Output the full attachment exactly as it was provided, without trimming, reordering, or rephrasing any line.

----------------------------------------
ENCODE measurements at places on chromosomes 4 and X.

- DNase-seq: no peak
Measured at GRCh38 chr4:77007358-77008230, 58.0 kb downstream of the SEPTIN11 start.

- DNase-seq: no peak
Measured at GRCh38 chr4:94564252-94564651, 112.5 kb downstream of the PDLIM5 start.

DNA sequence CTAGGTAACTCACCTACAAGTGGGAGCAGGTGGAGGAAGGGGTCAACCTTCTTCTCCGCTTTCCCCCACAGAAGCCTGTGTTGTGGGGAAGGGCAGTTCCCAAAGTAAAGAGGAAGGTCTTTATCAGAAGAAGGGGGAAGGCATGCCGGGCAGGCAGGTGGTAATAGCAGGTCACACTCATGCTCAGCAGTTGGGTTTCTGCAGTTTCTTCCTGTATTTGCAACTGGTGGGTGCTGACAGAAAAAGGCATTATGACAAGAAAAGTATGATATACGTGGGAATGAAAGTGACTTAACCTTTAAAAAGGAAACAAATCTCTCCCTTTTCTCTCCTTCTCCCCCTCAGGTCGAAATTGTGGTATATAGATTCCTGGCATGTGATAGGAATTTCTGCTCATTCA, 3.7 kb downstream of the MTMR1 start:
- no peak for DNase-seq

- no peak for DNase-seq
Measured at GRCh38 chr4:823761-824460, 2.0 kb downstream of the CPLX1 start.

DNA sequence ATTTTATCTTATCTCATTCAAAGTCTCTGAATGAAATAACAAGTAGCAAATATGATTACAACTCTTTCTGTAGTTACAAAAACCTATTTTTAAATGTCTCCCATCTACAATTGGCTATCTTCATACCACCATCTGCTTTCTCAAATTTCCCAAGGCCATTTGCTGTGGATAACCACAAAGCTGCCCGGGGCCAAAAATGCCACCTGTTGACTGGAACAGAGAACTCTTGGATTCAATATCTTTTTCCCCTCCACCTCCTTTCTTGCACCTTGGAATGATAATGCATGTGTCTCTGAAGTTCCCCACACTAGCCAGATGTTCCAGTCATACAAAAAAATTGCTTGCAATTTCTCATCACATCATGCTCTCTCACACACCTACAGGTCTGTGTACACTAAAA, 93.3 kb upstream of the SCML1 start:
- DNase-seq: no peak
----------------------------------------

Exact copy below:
ENCODE measurements at places on chromosomes 4 and X.

- DNase-seq: no peak
Measured at GRCh38 chr4:77007358-77008230, 58.0 kb downstream of the SEPTIN11 start.

- DNase-seq: no peak
Measured at GRCh38 chr4:94564252-94564651, 112.5 kb downstream of the PDLIM5 start.

DNA sequence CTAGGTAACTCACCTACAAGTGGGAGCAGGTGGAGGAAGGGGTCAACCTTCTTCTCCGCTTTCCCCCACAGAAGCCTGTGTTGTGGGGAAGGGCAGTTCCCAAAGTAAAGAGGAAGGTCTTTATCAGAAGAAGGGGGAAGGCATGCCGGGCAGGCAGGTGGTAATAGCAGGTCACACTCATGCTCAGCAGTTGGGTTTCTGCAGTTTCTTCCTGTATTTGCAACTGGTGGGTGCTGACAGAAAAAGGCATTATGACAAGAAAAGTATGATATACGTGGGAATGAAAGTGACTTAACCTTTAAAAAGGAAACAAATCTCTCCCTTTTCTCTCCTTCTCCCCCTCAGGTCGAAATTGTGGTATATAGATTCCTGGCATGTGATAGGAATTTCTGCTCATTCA, 3.7 kb downstream of the MTMR1 start:
- no peak for DNase-seq

- no peak for DNase-seq
Measured at GRCh38 chr4:823761-824460, 2.0 kb downstream of the CPLX1 start.

DNA sequence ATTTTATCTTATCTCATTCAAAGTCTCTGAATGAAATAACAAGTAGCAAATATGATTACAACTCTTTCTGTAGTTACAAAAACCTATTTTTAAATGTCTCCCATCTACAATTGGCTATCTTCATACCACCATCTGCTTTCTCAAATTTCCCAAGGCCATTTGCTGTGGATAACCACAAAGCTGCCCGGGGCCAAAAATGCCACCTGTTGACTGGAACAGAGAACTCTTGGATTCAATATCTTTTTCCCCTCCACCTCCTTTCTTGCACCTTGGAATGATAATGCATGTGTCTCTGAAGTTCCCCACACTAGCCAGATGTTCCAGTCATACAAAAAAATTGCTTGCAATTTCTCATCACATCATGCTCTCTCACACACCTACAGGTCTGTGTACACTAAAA, 93.3 kb upstream of the SCML1 start:
- DNase-seq: no peak